At the moment, at least 3 books have already been scheduled for 2020, so I may eventually outdo my own publishing plan. Most importantly, I’m thinking about the concept for LCJ. Since it started, it has been growing far and wide because its author is a very expansive Sagittarian. It’s become such a beautiful tree that it’d hurt me to cut off any of the branches, especially because they all serve their own purpose. So, I guess I’ve almost found the way to mould all them into a nice composition around the LCJ stem.

Last but not least, while we’re on this topic, I’m going to ask you to spread the word about this blog. It’s been going non-stop from 2006 till 2014, earned a Google Blog of Note nod, but then from 2015 till 2017 it was put in hybernating mode. I need your help in getting it up and running again. I’ve got some ideas, but the word-of-mouth still does its magick. Also, if there are topics you’d like me to write about, drop me a comment.

To get back to the date, on the first day of New Year I wish us all happiness, health, love, wellbeing and peace. The year of the Mouse always initiates a new Chinese calendar cycle, so it is a good omen for all our great beginnings.

Source: Pinterest

To the wonderful, successful, loving 2020! Cheers!

My Sunset Photo Is Published in a Local Newspaper

Hyperlocal news has taken off in Moscow in the last couple of years. And so this week I’m a contributor to My Neighbourhood newspaper with my photo of the sunset seen from my window. I’ve said previously that I’ve always watched breathtaking sunsets in Moscow. This was something that I terribly missed, while in England. It’s all the more pleasing that the local news paid attention to one of these splendid captures and has made it available to everyone to see.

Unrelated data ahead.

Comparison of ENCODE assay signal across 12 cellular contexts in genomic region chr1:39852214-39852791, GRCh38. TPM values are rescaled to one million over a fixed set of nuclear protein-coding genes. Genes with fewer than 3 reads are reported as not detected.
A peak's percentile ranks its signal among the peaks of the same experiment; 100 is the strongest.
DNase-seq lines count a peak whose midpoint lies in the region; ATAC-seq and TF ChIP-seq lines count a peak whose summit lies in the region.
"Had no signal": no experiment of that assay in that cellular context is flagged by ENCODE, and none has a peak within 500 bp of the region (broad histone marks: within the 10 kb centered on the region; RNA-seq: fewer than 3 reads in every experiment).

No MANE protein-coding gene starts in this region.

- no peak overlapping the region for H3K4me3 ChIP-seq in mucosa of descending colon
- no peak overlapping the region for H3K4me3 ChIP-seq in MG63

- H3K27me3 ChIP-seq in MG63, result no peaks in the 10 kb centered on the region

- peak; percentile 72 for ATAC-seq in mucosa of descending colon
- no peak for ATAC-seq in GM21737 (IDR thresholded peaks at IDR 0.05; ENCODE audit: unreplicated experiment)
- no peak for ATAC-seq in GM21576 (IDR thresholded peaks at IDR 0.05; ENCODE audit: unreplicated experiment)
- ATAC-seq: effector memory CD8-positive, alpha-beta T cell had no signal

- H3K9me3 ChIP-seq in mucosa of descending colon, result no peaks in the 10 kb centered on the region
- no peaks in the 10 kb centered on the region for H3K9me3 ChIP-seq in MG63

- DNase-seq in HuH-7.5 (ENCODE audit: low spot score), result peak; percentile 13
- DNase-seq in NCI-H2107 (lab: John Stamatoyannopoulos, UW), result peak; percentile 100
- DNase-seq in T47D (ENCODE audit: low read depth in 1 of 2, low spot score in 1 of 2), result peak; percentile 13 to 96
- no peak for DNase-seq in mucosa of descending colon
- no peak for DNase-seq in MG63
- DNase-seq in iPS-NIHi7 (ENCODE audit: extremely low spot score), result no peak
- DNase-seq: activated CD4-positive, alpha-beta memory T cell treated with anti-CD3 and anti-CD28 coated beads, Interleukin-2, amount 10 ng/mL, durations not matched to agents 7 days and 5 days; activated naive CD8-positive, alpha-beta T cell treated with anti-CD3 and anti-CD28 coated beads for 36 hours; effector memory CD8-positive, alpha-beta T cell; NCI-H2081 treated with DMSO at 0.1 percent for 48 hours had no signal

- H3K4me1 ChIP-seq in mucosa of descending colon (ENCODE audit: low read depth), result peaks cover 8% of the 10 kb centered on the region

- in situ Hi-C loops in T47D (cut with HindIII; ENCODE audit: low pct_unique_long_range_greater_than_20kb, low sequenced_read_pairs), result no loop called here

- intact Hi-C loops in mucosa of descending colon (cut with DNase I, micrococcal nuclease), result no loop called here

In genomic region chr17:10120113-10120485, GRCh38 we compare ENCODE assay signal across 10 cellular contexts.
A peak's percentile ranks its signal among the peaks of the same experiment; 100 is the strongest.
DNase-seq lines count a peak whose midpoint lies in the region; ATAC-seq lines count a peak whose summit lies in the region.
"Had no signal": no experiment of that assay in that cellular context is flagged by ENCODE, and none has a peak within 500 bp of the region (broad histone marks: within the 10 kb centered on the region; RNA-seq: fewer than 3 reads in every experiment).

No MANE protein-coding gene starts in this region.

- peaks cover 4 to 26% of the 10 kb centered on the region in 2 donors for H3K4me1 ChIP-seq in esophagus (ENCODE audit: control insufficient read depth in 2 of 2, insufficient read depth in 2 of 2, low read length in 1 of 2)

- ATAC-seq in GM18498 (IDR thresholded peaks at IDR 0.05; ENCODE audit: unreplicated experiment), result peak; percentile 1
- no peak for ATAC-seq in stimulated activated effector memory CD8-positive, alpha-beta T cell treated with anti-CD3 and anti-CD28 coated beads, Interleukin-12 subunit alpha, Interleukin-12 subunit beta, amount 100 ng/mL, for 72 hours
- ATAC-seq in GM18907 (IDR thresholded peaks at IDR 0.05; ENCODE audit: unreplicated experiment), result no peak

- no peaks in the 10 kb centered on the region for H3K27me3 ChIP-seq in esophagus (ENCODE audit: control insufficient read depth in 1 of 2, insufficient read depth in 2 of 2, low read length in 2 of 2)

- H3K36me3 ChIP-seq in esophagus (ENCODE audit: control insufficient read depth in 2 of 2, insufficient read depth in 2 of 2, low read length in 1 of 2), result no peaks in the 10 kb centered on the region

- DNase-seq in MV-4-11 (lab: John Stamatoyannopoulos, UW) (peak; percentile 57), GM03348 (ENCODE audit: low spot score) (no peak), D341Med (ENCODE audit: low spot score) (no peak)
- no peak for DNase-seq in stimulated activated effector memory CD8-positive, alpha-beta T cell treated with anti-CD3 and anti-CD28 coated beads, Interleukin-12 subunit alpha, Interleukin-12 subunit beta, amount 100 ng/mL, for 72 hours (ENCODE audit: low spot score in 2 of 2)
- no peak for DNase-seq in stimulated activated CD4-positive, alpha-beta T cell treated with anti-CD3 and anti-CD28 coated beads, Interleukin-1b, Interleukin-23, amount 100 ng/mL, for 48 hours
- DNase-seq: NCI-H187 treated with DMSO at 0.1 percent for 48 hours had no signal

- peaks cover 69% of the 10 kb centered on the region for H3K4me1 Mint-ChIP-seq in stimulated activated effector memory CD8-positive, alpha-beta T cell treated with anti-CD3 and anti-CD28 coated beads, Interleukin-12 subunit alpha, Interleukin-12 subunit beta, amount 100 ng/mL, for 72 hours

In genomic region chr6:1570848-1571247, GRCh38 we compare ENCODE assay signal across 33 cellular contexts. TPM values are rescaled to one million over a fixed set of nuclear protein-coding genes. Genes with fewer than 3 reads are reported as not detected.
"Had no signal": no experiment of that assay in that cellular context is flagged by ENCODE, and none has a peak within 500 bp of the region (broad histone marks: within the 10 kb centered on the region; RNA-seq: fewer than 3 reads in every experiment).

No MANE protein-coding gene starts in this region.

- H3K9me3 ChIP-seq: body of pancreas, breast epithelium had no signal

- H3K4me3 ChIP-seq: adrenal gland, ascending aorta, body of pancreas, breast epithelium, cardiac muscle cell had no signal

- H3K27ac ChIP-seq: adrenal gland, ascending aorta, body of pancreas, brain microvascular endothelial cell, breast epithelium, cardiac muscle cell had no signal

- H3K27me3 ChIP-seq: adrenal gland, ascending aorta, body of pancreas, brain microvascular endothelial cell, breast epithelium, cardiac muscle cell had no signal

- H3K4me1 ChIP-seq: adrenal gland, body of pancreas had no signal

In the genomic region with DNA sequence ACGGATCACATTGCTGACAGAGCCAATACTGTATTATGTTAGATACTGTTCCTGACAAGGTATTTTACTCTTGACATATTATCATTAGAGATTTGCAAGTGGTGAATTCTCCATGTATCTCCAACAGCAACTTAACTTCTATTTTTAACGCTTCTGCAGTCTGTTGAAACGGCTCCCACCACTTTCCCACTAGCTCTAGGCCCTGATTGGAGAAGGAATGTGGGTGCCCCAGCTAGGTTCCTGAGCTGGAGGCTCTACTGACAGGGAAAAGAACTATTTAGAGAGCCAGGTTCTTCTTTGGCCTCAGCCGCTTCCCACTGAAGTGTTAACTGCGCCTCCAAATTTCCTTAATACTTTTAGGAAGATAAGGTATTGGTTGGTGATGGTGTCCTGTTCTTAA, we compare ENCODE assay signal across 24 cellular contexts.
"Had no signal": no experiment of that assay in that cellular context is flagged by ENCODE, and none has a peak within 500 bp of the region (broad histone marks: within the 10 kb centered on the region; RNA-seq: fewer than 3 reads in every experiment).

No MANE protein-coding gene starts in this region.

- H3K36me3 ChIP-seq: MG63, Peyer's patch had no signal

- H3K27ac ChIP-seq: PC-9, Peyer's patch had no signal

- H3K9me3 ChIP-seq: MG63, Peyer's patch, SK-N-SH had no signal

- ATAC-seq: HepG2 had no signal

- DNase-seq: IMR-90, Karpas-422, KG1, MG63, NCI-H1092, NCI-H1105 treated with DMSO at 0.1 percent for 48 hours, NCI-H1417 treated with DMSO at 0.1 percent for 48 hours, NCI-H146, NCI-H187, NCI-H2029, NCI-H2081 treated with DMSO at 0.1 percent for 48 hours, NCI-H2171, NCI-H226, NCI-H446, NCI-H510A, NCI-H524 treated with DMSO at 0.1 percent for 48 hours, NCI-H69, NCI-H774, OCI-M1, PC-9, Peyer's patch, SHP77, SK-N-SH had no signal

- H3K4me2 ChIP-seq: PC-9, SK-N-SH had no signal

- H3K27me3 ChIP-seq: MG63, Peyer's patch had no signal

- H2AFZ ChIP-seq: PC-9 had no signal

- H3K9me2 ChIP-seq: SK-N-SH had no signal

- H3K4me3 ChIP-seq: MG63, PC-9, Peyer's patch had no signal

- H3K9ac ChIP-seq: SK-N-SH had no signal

Sketches to Portraits by Terentiy Travnik

sketches-to-portraits-terentiy-travnik
Terentiy Travnik and Darya Khanedany’an, Sketches to Portraits. Translated into English, Spanish and French by Julia Shuvalova and Patrick Jackson.

One of the milestone events of this year for me is a publication of a book Sketches to Portraits with the aphorisms by Terentiy Travnik and illustrations by Darya Khanedany’an.

Terentiy Travnik is a poet, artist and musician, a native Muscovite. Darya Khanedanyan was also born in Moscow into a family of artists, however her own creative career started in Spain. I took part in making the book as a literary editor, an editor of the English translation of aphorisms, and a translator into French. I also translated the opening article into English.

The pronounced Iberian facial traits is obviously a hommage to Spain; Travnik’s aphorisms retain their Russian heritage in form as in the intellectual depth. A harmonious combination of words and images is therefore all the more striking, strengthened by artistic editing by Travnik himself. The vibrant colours, ethnic rhythms and avant-garde stylisation all bring out a truly cosmic dimension in Sketches to Portraits.

The aphorisms by Terentiy Travnik deserve a special mention. One of his best-known books, A Splinter, that has seen 4 editions since it was first published in 1990s, is a collection of aphorisms that embrace practically all spheres of human life. One can note here a loyalty to the tradition of La Bruyère, Schopenhauer and other philosophers who found endless creative possibilities in the concise and succinct form of an aphorism. Ever after A Splinter Travnik’s work has been marked by the mentioned qualities (e.g. Tabulas, 49 Tabulas etc.).